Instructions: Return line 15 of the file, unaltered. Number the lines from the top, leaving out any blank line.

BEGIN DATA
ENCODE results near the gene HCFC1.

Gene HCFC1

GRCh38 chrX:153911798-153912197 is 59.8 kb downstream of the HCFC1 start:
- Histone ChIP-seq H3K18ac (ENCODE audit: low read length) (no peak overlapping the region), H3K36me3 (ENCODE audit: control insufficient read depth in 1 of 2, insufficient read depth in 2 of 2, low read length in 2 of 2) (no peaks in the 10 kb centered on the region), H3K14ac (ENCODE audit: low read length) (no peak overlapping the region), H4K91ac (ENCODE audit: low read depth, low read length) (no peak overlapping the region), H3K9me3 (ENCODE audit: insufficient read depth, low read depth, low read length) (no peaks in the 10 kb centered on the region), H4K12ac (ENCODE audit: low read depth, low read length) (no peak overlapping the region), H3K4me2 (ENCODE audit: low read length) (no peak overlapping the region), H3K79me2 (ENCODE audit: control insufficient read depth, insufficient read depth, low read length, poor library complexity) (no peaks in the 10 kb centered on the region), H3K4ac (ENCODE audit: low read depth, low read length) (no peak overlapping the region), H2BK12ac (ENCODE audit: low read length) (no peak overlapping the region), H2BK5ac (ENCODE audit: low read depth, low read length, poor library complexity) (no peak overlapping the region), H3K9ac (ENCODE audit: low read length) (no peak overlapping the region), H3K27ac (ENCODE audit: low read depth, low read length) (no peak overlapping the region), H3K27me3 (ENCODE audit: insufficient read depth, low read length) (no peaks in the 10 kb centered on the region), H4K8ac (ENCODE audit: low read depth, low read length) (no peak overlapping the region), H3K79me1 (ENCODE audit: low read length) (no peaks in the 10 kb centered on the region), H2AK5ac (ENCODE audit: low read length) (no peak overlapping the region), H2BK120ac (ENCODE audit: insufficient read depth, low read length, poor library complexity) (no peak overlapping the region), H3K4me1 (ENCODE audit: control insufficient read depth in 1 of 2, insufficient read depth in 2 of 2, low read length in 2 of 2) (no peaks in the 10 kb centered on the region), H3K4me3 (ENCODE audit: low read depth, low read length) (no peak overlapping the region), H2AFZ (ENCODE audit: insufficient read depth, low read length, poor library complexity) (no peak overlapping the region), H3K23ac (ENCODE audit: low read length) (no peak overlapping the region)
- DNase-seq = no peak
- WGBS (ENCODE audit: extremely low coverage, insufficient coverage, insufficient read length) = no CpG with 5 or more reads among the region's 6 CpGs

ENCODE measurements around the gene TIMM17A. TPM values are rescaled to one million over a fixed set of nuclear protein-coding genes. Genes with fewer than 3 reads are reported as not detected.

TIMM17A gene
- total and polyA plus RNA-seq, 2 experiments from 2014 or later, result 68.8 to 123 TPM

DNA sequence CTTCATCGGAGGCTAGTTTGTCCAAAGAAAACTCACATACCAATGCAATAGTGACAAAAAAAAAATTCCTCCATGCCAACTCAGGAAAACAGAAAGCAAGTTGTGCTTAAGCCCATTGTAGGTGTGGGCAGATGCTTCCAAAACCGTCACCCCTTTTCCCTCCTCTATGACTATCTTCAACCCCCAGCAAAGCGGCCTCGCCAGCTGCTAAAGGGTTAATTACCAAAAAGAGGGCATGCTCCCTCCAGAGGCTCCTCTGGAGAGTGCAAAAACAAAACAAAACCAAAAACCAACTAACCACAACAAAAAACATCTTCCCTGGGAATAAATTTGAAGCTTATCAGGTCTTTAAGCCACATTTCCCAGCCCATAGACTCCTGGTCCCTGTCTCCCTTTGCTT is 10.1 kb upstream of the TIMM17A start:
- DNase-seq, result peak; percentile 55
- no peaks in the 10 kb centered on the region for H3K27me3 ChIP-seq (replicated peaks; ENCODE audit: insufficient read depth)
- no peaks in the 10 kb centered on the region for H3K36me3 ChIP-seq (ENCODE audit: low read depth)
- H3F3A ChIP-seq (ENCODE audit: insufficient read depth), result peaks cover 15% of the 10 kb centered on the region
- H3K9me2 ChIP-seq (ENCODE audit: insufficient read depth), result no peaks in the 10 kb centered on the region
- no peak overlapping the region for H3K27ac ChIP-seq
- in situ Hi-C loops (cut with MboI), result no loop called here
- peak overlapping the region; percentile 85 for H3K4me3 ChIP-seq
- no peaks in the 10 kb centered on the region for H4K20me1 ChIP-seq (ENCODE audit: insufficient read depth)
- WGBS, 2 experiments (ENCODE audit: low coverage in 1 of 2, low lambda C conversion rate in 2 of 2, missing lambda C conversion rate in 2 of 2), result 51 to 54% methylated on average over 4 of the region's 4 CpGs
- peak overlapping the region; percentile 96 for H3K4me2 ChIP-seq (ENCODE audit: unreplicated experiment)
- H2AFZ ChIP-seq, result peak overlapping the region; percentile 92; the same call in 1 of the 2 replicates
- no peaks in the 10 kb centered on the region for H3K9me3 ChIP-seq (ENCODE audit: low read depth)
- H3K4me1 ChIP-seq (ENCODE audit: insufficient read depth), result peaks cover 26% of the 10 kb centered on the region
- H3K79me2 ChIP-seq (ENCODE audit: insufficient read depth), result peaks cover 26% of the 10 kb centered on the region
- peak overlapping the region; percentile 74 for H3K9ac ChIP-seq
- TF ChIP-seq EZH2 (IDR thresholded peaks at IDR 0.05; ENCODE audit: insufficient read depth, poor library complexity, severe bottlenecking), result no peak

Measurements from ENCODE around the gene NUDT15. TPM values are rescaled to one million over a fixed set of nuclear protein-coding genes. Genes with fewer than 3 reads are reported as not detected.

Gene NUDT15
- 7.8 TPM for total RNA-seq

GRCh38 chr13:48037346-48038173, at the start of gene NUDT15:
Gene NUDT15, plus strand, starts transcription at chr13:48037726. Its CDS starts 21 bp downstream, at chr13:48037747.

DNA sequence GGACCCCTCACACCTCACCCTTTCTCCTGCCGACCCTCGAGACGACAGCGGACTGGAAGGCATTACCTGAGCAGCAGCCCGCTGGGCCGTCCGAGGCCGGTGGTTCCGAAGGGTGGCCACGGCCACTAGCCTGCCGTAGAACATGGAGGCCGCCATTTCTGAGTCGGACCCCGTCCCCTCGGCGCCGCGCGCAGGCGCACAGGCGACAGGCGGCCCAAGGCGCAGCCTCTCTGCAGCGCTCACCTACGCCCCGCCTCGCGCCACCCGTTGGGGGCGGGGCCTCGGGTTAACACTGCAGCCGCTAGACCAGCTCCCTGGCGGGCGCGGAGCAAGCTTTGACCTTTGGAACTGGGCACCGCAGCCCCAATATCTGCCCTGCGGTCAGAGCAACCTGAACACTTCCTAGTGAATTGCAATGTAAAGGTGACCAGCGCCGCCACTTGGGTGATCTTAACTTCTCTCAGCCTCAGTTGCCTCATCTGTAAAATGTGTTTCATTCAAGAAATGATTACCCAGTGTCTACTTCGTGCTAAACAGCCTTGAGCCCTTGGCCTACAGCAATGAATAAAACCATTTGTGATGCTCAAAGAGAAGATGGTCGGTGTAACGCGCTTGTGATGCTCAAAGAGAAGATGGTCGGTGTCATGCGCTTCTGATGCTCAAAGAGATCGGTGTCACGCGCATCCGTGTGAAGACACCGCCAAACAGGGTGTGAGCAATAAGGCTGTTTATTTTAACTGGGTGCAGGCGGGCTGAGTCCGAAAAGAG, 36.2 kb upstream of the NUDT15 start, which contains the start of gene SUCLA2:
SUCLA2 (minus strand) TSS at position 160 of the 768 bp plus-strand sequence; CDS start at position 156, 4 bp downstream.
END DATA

- H3K9me2 ChIP-seq (ENCODE audit: insufficient read depth), result no peaks in the 10 kb centered on the region